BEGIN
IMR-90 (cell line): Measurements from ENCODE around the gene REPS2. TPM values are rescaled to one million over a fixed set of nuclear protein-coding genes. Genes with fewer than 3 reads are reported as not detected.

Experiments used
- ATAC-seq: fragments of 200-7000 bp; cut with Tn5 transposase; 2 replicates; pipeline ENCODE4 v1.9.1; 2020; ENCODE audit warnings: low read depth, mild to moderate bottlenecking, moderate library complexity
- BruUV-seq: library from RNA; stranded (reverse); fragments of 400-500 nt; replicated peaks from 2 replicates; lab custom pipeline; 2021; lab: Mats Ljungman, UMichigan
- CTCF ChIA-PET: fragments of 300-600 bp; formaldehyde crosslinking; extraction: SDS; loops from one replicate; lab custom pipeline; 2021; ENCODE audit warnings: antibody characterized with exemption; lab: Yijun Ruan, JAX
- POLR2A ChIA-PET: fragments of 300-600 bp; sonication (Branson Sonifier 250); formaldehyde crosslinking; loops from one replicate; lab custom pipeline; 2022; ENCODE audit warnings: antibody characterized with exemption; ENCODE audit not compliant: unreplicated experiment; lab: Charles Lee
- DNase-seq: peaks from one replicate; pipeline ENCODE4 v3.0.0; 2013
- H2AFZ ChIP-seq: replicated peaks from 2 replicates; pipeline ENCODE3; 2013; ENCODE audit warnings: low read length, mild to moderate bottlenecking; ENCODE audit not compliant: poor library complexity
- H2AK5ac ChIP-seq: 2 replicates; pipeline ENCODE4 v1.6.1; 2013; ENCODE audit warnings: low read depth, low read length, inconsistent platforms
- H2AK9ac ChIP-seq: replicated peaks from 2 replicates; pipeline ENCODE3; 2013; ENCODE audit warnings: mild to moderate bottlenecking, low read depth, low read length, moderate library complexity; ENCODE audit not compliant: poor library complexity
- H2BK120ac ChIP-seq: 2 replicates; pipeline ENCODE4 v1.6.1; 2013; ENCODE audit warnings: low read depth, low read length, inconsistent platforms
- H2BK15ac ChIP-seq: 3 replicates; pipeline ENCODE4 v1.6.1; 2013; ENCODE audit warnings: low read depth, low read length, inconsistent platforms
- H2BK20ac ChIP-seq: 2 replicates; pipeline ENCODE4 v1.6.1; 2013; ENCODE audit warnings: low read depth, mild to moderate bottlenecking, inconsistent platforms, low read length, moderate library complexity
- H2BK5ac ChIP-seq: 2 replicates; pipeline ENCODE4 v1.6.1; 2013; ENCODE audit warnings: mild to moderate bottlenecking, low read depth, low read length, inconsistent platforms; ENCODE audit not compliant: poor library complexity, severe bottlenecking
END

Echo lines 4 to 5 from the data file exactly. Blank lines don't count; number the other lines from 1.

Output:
- BruUV-seq: library from RNA; stranded (reverse); fragments of 400-500 nt; replicated peaks from 2 replicates; lab custom pipeline; 2021; lab: Mats Ljungman, UMichigan
- CTCF ChIA-PET: fragments of 300-600 bp; formaldehyde crosslinking; extraction: SDS; loops from one replicate; lab custom pipeline; 2021; ENCODE audit warnings: antibody characterized with exemption; lab: Yijun Ruan, JAX